thanks
Expert:  bigduckontax replied 7 months ago.
Yes, that would be an excellent isea, shows willing. CGT would be calculated on the gain from when you bought it, but you would be entitled to private Residence Relief (PRR) for the proportion of the time you occupied it as your sole or main domestic residence. There would be no requirement for a valuation as at renting out as the gain is deemed to accrue evenly by time not following reality! If you moved back, yes you would, but the proportion of the gain exposed to tax would, of course, reduce and you would have your non cumulative Annual Exempt Amount (AEA) of 11.1K and Lettings Relief (LR) up to 40K to offset the gain.
Customer: replied 7 months ago.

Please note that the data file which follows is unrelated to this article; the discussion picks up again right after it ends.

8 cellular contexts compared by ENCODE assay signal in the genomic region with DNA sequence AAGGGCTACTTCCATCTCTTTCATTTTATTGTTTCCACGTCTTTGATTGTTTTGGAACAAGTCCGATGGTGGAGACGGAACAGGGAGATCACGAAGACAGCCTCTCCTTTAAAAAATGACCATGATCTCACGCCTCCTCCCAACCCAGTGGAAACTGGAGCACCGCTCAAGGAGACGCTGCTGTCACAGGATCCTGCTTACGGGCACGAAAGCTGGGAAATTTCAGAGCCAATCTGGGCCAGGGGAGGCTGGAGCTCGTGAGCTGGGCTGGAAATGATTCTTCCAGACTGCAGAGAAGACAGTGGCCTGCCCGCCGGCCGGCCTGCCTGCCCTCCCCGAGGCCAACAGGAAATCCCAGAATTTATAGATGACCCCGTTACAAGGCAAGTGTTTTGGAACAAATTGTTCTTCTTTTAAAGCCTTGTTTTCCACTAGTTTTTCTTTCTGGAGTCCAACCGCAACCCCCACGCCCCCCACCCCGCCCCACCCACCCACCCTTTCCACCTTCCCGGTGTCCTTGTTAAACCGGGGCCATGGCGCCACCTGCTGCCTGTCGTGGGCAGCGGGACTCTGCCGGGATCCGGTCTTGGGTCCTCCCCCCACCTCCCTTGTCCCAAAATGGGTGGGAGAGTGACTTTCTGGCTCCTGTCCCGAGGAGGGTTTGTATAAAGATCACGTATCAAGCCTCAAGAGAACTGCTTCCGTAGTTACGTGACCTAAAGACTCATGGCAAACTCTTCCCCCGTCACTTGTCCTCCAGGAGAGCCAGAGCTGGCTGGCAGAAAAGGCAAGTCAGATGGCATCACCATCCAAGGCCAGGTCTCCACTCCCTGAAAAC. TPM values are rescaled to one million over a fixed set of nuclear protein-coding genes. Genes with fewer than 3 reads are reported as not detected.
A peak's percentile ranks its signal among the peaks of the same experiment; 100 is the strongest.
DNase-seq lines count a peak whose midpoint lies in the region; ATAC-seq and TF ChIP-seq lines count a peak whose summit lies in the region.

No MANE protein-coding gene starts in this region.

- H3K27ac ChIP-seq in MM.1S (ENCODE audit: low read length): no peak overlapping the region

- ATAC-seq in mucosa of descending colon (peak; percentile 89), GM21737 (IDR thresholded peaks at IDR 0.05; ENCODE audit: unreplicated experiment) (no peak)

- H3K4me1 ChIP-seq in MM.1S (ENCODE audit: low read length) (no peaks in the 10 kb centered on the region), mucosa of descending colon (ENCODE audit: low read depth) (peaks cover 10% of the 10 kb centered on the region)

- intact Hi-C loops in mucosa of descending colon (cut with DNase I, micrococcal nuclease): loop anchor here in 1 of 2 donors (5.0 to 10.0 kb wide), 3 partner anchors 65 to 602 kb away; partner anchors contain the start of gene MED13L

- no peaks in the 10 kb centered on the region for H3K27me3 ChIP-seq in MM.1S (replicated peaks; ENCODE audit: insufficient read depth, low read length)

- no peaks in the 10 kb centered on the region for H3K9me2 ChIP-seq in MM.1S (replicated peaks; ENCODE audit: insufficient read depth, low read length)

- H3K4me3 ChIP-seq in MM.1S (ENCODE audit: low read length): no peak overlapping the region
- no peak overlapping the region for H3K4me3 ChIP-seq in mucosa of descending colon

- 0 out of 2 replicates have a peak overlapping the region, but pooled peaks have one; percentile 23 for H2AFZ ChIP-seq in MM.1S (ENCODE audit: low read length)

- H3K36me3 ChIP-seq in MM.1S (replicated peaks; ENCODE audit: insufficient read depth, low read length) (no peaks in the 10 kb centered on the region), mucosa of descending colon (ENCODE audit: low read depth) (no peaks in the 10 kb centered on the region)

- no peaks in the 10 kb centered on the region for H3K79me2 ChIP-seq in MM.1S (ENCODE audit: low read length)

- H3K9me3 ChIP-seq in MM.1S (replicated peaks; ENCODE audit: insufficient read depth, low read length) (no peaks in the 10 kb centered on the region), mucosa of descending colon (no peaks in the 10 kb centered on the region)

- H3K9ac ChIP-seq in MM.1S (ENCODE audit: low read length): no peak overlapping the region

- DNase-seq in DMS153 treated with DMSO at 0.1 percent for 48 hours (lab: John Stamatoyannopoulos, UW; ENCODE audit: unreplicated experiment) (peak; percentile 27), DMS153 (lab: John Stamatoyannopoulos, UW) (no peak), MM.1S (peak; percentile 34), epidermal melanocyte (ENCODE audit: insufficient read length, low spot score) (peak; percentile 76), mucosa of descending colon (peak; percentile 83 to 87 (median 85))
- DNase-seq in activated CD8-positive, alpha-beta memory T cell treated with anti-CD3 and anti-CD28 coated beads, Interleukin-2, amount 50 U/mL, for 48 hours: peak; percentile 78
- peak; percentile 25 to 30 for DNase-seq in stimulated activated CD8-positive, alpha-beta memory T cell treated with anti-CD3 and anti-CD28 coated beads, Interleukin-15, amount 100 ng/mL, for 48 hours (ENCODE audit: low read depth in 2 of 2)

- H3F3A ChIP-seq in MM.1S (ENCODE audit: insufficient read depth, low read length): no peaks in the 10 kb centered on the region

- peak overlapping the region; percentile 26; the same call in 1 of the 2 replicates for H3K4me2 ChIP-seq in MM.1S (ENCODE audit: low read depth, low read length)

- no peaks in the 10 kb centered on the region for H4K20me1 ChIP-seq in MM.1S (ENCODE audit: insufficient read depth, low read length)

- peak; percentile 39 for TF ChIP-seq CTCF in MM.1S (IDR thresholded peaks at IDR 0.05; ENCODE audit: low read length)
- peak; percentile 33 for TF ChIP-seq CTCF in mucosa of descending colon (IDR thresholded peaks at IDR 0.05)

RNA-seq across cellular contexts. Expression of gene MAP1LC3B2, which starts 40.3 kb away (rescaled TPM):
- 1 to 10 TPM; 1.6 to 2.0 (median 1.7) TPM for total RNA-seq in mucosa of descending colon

I see, a lot different to how I expected the CGT to be worked out... It sounds like I may end up losing out there because I spent about £40,000 doing the house up which was all done when I first bought the house and whilst I lived there and I dont have reciepts for most of it as I wasnt expecting to need them as I didnt know I would be leaving 2 years later... and thus I'm guessing it will be very difficult for me to off-set these costs against the property value increase?
thanks for youre help. before signing off, is there anything else you can recommend that I should put into the letter to the HMRC that can help me with them in either reducing any fines, or off-setting any other deductions to reduce the tax owed?
Darren
Expert:  bigduckontax replied 7 months ago.
There is a danger here that HMRC would regard this as deferred maintenance and not allowable as part of the acquisition price unless the repairs constritued improvements as I mentioned. Just be absolutely honest and HMRC may, and I only say may. not impose fines particularly if the revenue lost is small or even non existent. Please be so kind as to rate me before you leave the Just Answer site.